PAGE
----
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'Students need to know our gun history'

This is part one in a two-part series on gun safety at the University of Mississippi and Oxford.


The University of Mississippi has long been considered one of the safest campuses in the country, but with recent shootings at in-state neighbors Mississippi State and Jackson State, some concern has spread across the campus regarding just how safe we are. 

In 2010, the Daily Beast researched nine major criminal incidents and came up with the 50 Safest/Most Dangerous college campuses in the country. The statistics account for the previous three calendar years. 

Ole Miss comes in at No. 29 on the Safest list with two forcible rapes, two aggravated assaults, 40 burglaries and nine car thefts. The university did not have any registered murders, negligent homicides, non-forcible rapes, robberies or arsons. 

Bobby Black, an investigator with UPD, said there have been six recorded shootings on the campus over the last four decades with the earliest incident happening in 1971 and the most recent in 1995.

The incidents ranged from a police officer being shot in a fraternity house in 1975 to a parking officer being shot by her husband in the middle of a nasty divorce in 1988 to a well-known athlete, Alundis Brice, being shot in 1995 trying to break up a fight in the Union. Black said older officers remember a student being killed, but a timeline has been hard to nail down and no records could be found. 

Black said he believes campus safety is a concept that changes from day to day. 

“We hope (the campus is safe), but tomorrow is never guaranteed,” Black said. 

University Police Department Chief Calvin Sellars said he believes students should be aware of their university’s history with gun violence, even if it’s not extensive. 

“One of the most secure places you can be is on this campus,” he said. 

This past August, Mississippi passed into effect a law allowing residents of Mississippi to take a class that, if passed, would allow a person to carry a concealed weapon on campus.

According to the website of Students for Concealed Carry, a national, grassroots organization comprised of students and professors, the incident at Virginia Tech showed that a gunman can cause a lot of harm before campus police can arrive and that it is up to the potential victims to be prepared to defend themselves.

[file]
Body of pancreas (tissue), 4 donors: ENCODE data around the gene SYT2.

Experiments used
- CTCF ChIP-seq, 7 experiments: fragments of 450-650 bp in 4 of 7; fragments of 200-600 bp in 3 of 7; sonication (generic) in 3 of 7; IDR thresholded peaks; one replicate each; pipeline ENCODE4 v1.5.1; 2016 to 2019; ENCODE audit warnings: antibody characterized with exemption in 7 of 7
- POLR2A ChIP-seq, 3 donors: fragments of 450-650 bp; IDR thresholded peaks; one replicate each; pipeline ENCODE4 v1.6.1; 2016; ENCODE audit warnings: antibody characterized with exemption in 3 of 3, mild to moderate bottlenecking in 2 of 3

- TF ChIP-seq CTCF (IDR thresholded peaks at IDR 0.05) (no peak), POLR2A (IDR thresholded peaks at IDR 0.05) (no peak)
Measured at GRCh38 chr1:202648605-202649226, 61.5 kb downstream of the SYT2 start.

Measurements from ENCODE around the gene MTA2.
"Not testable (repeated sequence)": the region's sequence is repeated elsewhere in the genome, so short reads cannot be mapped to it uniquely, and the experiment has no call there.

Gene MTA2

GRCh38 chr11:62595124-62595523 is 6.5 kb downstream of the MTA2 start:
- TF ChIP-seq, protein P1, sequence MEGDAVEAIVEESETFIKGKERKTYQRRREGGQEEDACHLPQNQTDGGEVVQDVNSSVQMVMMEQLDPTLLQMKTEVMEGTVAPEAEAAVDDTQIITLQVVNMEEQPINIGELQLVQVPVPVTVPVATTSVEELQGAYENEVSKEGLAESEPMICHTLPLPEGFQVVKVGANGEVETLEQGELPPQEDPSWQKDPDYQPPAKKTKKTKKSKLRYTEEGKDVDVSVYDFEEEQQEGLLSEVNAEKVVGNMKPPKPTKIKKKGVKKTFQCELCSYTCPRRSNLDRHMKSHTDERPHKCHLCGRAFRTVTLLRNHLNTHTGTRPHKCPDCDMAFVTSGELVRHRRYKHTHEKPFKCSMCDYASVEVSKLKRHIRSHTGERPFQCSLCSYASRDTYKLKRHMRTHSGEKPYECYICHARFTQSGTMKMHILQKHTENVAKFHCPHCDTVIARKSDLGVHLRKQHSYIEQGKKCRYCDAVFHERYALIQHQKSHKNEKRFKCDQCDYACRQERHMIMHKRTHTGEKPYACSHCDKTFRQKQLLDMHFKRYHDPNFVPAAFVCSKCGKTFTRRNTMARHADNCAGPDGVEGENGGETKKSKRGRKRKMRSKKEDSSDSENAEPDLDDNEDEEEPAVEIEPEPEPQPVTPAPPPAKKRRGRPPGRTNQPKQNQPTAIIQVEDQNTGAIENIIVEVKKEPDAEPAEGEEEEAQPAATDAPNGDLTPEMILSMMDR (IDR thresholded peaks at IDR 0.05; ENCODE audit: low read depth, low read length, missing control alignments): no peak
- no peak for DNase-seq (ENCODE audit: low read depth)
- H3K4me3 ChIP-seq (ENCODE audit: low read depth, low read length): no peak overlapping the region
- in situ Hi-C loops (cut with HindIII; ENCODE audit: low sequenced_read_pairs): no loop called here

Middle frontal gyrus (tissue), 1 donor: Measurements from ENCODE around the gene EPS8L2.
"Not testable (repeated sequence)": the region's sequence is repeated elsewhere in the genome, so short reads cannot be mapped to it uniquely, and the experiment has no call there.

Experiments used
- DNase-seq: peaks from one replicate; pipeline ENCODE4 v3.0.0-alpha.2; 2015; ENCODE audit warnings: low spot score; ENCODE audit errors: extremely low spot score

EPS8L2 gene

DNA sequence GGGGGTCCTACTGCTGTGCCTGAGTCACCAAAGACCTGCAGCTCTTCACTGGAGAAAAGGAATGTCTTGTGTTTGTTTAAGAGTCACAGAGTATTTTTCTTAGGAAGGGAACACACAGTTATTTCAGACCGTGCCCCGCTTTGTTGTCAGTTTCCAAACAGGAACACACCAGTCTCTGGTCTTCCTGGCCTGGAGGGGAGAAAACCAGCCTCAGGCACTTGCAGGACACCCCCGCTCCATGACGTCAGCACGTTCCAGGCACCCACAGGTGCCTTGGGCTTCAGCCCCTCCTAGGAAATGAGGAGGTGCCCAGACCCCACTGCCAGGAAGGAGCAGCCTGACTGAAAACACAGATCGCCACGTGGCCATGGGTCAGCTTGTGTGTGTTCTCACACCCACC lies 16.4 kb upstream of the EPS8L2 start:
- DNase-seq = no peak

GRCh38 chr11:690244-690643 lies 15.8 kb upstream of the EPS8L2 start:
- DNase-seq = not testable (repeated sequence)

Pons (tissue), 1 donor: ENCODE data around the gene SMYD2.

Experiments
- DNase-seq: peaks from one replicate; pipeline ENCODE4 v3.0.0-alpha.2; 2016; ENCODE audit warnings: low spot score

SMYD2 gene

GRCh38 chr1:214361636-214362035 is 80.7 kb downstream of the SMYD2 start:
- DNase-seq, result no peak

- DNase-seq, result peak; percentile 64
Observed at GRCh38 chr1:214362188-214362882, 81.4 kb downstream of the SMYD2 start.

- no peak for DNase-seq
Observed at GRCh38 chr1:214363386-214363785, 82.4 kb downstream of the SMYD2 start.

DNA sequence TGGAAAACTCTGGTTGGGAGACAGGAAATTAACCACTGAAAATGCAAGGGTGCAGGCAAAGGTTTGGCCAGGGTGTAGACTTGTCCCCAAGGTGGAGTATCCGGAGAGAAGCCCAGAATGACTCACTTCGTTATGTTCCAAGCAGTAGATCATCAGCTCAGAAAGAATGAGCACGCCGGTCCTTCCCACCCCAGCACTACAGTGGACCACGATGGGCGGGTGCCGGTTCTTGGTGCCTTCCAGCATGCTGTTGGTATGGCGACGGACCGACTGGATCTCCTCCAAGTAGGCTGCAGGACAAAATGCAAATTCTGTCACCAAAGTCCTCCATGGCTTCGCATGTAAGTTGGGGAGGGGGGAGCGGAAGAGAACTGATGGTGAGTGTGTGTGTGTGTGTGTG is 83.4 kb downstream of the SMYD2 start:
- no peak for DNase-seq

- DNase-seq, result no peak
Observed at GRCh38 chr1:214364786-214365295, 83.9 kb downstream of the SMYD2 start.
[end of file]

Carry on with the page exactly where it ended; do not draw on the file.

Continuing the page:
Sellars said he disagrees with students having guns on campus. Though he said anyone who goes through the entire process to get a gun is probably not a real threat. He is scared of the idea of someone with the license trying to play hero in the case of a real emergency. 

“We’re going (to respond) to the sound of gunfire, and our goal is to eliminate that threat,” Sellars said. “If we see a gun in your hand, we’re not going to stop to ask any questions.”

Thirty-four states do not allow guns on college campuses, while 11 others leave it up to the school to decide. Georgia, Arizona, Colorado, Texas and Mississippi recently passed legislation that allow students and faculty to legally carry a concealed weapon on campus, joining Utah. Several states are debating to amend their laws to allow guns on campuses.

Sellars said there has been an increased awareness for gun safety after several high-profile school shootings, including Virginia Tech in 2007 where a student killed five faculty members and 27 students before committing suicide, and the University of Texas where a student opened fire in the school library before also committing suicide.

“When I first started back in ‘84, (I) never received any training on what to do in a school shooting,” Sellars said. 

The number of gun-related incidents on college campuses continues to rise, according to Security-Magazine.com. Since 2007, there have been 27 major incidents involving guns on college campuses in which someone was either seriously injured or killed.Those 28 incidents, which include the shootings at Mississippi State and Jackson State, have resulted in 67 deaths and 52 injuries. UPD holds an active shooter defense class on campus every so often to inform students and faculty what to do in an emergency situation. 

“We’ve spoken at classes, but we really don’t get many students to participate in it,” Sellars said. “I encourage students to read the emergency information on the website.”

Alfio Zorbino, computer science junior, said he feels safe on campus.

“It’s shocking what happened at JSU and MSU, but in reality those two incidences were situations that had pre-existing issues,” Zorbino said. “They weren’t just random shootings.” 

English senior Tim Summers said he feels safe not just on campus, but in Oxford as well. 

“Yes, I feel safe,” he said. “I lock my doors; I lock my car; I don’t get belligerent. The most common crimes in this town are caused by ourselves.”

For more information about the university’s emergency plan, visit http://www.olemiss.edu/emergency/.